Not everyone in the LGBT community lives – nor do they want to live – in New York, L.A. or San Francisco. That’s a fact that’s often lost on the gay press (Hello from central Ohio; Advocate, Out, Instinct…) and, in fact, on many gays in those three areas. I often see members of our communities in these areas commenting on blogs and forums when an “anti gay” bill passes or a pro gay one fails in middle America that LGBT people who live in that state should just move. These people just don’t get it, in so many ways.
You may have read my rant on this blog about the show “The Real “L” Word” in a post about a book based on gays and lesbians in Minnesota. The show was anything but “real”. Yes, we were looking at real lesbians this time living their real lives unlike the fictional show “The L Word“. Even though it was “real” it was just so L.A.. The show was representative of little or nothing for the vast majority of American lesbians.
It was with those thoughts in mind that my interest was drawn to the book, Farm Boys: Lives of Gay Men from the Rural Midwest by Will Fellows. Seriously! The first line of the book description caught my attention right away:
Homosexuality is often seen as a purely urban experience, far removed from rural and small-town life. Farm Boys undermines that cliche by telling the stories of more than three dozen gay men, ranging in age from 24 to 84, who grew up in farm families in the midwestern United States. Whether painful, funny, or matter-of-fact, these plain-spoken accounts will move and educate any reader, gay or not, from farm or city.
“When I was fifteen, the milkman who came to get our milk was beautiful. This is when I was really getting horny to do something with another guy. I waited every day for him to come. I couldn’t even talk to him, couldn’t think of anything to say. I just stood there, watching him, wondering if he knew why.”—Henry Bauer, Minnesota
“When I go back home, I feel a real connection with the land—a tremendous feeling, spiritual in a way. It makes me want to go out into a field and take my shoes off and put my feet right on the dirt, establish a real physical connection with that place. I get homesick a lot, but I don’t know if I could ever go back there and live. It’s not the kind of place that would welcome me if I lived openly, the way that I would like to live. I would be shunned.”—Martin Scherz, Nebraska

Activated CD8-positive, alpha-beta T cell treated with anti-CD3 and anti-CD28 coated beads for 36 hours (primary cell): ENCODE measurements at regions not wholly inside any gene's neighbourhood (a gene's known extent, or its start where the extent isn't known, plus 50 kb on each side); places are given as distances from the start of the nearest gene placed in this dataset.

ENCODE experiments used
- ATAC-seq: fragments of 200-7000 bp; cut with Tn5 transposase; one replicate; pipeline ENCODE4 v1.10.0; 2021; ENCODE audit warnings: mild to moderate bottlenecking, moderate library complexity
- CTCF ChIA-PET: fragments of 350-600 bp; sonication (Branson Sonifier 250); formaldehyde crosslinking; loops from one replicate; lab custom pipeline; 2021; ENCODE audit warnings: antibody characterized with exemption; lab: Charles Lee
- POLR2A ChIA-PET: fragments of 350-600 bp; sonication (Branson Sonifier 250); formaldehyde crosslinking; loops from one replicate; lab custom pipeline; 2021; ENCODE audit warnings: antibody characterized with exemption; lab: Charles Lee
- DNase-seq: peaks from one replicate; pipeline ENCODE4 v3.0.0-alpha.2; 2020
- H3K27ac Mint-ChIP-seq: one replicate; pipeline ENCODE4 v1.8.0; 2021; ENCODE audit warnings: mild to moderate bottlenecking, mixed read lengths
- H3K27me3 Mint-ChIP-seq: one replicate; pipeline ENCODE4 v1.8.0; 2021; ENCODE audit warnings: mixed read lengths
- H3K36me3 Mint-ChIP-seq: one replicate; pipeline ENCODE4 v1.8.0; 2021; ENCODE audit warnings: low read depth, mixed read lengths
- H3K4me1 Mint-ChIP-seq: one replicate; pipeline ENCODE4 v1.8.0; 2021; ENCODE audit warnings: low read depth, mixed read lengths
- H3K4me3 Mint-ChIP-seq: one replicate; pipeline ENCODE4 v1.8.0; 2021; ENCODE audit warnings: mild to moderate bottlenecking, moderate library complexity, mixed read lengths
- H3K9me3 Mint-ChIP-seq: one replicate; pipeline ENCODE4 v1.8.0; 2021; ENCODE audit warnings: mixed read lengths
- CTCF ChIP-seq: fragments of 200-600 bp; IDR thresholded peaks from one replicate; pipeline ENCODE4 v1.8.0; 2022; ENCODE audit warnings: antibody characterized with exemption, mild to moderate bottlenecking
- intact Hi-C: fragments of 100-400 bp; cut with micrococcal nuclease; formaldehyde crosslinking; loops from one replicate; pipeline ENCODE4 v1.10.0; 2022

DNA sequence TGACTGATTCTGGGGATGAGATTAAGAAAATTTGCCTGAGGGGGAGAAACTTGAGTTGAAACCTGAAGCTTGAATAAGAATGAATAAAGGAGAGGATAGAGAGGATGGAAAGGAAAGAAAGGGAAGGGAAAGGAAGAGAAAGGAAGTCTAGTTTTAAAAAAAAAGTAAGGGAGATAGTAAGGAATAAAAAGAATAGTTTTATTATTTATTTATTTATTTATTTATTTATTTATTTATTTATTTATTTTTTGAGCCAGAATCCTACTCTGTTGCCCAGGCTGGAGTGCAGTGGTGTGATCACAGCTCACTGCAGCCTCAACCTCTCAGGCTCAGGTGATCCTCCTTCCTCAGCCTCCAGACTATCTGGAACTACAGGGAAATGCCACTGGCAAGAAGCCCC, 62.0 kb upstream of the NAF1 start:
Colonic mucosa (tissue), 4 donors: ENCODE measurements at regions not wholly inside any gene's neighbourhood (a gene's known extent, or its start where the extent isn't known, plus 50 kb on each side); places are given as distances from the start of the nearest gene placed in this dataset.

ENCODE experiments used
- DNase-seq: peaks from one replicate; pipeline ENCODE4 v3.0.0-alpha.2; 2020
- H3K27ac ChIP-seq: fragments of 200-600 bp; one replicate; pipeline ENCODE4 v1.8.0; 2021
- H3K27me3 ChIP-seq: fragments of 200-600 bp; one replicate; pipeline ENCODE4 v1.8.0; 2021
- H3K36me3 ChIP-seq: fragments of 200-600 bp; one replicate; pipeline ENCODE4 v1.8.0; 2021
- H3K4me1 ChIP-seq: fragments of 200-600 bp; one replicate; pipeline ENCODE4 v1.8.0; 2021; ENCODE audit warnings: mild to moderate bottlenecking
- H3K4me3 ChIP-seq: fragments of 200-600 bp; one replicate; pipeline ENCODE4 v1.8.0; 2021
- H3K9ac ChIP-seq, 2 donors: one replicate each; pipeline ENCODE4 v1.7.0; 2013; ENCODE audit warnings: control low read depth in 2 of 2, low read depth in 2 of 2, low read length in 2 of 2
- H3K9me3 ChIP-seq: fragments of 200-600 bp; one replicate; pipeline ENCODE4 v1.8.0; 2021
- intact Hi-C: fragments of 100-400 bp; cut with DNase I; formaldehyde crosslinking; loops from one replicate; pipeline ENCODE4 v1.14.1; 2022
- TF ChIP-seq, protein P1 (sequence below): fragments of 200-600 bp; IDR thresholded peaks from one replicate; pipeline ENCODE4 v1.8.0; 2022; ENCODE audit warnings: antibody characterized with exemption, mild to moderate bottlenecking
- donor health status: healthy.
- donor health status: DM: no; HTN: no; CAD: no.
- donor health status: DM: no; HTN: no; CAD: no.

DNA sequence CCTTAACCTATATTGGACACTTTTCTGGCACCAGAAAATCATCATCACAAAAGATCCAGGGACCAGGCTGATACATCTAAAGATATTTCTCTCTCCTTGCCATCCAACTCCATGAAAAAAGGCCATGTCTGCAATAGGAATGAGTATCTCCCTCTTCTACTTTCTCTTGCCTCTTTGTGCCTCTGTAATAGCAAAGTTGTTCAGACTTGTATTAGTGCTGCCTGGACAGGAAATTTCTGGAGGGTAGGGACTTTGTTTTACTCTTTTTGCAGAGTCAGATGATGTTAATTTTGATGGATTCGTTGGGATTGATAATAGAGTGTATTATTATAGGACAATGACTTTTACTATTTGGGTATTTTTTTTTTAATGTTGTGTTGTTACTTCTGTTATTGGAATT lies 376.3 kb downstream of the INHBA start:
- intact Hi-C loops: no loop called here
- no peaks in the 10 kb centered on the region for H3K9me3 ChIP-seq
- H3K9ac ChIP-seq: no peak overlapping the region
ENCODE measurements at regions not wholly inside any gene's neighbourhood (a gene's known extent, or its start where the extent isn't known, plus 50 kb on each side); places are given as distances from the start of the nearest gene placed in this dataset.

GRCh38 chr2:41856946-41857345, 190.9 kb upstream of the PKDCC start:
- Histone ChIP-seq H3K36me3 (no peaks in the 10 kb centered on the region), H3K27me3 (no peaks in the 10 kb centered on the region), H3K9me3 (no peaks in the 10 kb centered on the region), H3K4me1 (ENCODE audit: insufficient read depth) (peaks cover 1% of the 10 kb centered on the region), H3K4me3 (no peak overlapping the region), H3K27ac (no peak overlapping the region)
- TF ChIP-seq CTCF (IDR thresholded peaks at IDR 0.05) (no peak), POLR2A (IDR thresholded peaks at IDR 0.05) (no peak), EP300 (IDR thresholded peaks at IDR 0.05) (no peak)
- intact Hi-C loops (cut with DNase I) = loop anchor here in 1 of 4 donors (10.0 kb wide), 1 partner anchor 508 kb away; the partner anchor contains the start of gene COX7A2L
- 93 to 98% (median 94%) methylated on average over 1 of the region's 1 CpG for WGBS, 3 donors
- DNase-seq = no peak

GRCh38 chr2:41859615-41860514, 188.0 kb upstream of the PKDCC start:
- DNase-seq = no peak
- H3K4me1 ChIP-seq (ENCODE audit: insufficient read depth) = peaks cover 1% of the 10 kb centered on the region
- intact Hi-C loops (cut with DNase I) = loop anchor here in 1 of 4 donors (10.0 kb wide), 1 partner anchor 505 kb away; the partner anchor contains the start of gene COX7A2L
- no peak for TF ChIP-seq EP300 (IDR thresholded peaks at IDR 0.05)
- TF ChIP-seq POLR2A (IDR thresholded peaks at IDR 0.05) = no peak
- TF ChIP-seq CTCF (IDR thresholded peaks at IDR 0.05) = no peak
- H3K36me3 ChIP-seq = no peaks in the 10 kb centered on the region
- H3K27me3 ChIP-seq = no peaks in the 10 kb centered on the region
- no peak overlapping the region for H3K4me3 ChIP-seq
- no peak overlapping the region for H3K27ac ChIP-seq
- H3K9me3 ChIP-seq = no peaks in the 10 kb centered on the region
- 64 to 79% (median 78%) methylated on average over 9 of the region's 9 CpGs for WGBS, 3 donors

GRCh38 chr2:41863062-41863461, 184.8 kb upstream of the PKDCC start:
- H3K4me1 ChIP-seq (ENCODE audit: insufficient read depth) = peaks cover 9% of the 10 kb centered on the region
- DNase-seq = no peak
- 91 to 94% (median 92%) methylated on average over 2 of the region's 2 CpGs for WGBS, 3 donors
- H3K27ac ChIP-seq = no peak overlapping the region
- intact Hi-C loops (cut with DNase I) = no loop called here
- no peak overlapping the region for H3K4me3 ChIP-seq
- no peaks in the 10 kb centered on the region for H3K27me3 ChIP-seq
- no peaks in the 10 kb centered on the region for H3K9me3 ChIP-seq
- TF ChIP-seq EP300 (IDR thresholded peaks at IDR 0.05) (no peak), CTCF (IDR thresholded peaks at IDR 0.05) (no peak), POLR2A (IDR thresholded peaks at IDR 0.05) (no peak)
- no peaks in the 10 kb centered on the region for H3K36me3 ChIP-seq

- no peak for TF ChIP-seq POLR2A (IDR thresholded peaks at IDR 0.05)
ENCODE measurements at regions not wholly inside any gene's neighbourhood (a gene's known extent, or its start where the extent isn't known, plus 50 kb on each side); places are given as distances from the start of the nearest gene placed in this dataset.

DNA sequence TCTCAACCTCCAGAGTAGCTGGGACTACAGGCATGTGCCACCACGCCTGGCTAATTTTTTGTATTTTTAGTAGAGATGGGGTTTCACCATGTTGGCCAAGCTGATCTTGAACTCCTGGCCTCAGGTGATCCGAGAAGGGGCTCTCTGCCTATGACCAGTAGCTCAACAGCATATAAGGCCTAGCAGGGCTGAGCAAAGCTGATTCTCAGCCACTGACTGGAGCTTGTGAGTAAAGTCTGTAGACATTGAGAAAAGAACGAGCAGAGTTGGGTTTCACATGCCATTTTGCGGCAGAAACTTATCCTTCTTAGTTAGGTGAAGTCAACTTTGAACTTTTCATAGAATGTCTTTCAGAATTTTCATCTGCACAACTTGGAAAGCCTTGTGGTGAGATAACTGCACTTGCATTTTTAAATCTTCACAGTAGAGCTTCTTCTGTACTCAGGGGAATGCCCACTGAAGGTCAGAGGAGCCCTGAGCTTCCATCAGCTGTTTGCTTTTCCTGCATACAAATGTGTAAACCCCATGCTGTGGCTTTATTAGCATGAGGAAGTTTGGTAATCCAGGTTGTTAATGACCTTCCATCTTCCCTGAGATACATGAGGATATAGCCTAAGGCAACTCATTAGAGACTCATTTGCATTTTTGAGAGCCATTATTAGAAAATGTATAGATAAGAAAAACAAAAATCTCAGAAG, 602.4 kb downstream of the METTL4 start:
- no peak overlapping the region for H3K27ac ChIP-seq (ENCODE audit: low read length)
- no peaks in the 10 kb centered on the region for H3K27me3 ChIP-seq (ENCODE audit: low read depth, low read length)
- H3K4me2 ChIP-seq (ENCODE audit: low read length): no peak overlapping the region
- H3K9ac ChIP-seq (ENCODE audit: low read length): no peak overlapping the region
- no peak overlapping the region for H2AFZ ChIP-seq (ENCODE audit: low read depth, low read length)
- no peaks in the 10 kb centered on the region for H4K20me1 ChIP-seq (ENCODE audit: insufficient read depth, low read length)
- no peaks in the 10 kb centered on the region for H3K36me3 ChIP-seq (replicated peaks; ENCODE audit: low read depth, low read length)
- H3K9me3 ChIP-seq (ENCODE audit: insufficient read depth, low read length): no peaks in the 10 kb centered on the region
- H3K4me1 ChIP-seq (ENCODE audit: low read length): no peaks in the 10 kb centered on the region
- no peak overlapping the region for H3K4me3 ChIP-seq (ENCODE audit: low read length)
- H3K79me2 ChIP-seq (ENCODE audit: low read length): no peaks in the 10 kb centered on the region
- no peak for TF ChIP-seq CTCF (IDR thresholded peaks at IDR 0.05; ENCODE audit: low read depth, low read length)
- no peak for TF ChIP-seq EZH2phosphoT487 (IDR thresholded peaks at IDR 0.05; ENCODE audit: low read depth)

“If there is a checklist to see if your kid is queer, I must have hit every one of them—all sorts of big warning signs. I was always interested in a lot of the traditional queen things—clothes, cooking, academics, music, theater. A farm boy listening to show tunes? My parents must have seen it coming.”—Joe Shulka, Wisconsin
“My favorite show when I was growing up was ‘The Waltons’. The show’s values comforted me, and I identified with John-Boy, the sensitive son who wanted to be a writer. He belonged there on the mountain with his family, yet he sensed that he was different and that he was often misunderstood. Sometimes I still feel like a misfit, even with gay people.”—Connie Sanders, Illinois
“Agriculture is my life. I like working with farm people, although they don’t really understand me. When I retire I want the word to get out [that I’m gay] to the people I’ve worked with—the dairy producers, the veterinarians, the feed salesmen, the guys at the co-ops. They’re going to be shocked, but their eyes are going to be opened.”—James Heckman, Indiana
Amazingly this was published waaaaaay back in 2001… Not surprising to me is that it’s still doing quite well with readers. There are more of “us” out here in the rest of America living, loving and laughing than there are in the big three where the media holds court.
These men, ranging in age from their 20s to their 80s at the time of publication, tell their stories in their own voices. All grew up on farms. Many grew up in strict religious settings. Of those still with us, some are out and proud, some are closeted. Some chose to move to “bigger” cities like Ohmaha, Nebraska and Des Moines, Iowa. None has strayed too far from their cultural roots.
It’s quite an interesting collection of stories from real gay men in real places.